The plaintiffs contend that they and the defendants are tenants in common and the defendants claim to be sole seized. The common ancestor was the owner of the land, and by deed in 1868 conveyed the same to the three defendants. He continued in possession until his death in 1878, and his wife continued in possession until her death in 1896. The daughter defendant remained with her father and mother until their deaths. The defendant E. J. Scar-boro rented a part of the land from his father while he lived and then rented a part from his mother until her death. S. H. Scarboro did not ‘live on the land after 1870. There was much evidence introduced to show whether the father and mother or the defendants were in possession alter the deed was executed in 1868; a]so as to declarations of the defendants disclaiming any more interest in the land than the plaintiffs had. The evidence was conflicting and contradictory. The jury returned a verdict in favor of the plaintiffs’ contention.
The Court charged the jury that, if they should find that the father and mother were in the adverse possession, they should answer the first issue “yes,” but, if they should find that the defendants were in possession and permitted their father and mother to remain with them in order to give them support, then they should answer the first issue “no.” The defendants excepted to proof of their declarations as to their interest, etc., in the land, on the ground that title could not be established or divested by such declarations. That probably is true, but surely their own declarations • were competent against them to show the nature of their possession or actual *236presence on the premises. The bona fides of the defendants’ deed was not in issue, and the trial did not turn upon that question. That was a collateral matter, incidentally referred to by witnesses in connection with their evidence as to the defendants’ declarations. According to the finding of the jury, the father and mother were in possession under claim of ownership, occupying and renting the land to some of the defendants,’ more than 20 years, which reinvested the title, if the defendants had had it under their deed.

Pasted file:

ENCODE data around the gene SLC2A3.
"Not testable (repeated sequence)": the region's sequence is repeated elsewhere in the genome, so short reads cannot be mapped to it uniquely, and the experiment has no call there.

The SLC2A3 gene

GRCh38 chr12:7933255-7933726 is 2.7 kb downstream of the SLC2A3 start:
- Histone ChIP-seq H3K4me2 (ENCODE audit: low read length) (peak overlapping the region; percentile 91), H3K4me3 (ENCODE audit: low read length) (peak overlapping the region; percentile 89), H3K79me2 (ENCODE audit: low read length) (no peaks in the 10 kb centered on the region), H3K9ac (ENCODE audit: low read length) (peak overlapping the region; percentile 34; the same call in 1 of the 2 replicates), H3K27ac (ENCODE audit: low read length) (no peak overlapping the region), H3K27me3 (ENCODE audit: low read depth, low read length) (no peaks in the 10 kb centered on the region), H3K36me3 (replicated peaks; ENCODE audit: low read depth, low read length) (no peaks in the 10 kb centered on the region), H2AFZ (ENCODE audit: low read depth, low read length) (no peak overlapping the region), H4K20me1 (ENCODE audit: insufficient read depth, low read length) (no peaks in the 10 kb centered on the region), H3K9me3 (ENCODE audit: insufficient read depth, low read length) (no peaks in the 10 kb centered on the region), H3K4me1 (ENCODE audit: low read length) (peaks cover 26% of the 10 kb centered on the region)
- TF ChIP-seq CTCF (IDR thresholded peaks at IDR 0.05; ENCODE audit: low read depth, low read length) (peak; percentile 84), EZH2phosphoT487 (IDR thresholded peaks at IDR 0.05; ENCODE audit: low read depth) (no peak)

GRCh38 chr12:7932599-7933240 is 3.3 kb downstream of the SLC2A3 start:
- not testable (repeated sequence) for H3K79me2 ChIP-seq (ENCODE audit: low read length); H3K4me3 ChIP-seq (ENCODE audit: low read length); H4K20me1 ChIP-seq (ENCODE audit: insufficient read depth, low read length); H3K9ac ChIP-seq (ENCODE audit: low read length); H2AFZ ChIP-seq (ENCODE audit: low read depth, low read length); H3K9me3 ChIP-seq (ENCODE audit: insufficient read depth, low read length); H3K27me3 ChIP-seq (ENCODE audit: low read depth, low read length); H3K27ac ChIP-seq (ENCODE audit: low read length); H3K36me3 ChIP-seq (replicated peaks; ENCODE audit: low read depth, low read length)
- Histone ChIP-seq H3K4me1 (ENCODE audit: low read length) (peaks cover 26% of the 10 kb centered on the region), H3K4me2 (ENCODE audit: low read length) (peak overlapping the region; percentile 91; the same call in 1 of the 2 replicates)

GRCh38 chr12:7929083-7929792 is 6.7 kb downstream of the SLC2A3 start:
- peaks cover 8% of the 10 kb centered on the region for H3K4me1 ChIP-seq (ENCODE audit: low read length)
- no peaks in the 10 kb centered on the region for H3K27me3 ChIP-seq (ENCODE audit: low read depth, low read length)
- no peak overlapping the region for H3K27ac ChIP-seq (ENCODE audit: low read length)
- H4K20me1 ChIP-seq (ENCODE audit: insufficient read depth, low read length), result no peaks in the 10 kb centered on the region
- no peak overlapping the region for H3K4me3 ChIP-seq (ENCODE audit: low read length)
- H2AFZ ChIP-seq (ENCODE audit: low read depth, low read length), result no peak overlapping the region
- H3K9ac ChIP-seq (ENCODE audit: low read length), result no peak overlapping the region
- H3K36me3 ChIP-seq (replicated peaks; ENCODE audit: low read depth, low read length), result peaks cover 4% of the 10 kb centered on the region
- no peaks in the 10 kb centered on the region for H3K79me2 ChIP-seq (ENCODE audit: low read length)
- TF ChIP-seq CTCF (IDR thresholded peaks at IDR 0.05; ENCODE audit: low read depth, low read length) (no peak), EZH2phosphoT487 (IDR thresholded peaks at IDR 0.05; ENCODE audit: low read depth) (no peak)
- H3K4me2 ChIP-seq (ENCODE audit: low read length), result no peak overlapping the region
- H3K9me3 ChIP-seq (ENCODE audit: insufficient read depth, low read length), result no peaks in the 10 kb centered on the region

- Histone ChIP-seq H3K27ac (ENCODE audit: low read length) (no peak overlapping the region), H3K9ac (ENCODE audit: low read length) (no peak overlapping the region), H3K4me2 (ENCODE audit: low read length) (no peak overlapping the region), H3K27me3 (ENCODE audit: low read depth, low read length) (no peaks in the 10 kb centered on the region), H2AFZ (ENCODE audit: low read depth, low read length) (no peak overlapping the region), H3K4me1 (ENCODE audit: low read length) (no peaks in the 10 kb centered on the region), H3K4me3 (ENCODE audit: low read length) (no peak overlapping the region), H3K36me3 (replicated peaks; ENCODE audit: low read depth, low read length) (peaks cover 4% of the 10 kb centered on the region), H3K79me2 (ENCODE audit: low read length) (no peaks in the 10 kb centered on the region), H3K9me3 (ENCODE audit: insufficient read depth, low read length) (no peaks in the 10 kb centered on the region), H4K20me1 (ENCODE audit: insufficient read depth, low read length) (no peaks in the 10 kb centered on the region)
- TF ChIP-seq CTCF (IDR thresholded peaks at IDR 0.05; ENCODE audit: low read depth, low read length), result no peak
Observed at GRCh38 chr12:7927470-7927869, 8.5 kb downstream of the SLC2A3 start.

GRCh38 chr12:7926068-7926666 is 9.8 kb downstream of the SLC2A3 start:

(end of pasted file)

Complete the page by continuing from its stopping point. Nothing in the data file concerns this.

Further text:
The exclusion of the evidence of S. H. Scarboro and Fleming was not error, because it tended to prove the bona fides of the deed, which was not in issue, and the evidence was immaterial.
It is too late now to discuss whether the estate of the wife is a continuation of that of the husband, or whether she takes under the heir. It is an elongation of the husband’s, and when assigned by the heir or otherwise, it relates to the death of the husband. Norwood v. Marrow, 20 N. C., 442.
In the present case it was the possession of the husband and wife for more than 20 years, after the date of the deed, that defeats the claim of the defendants.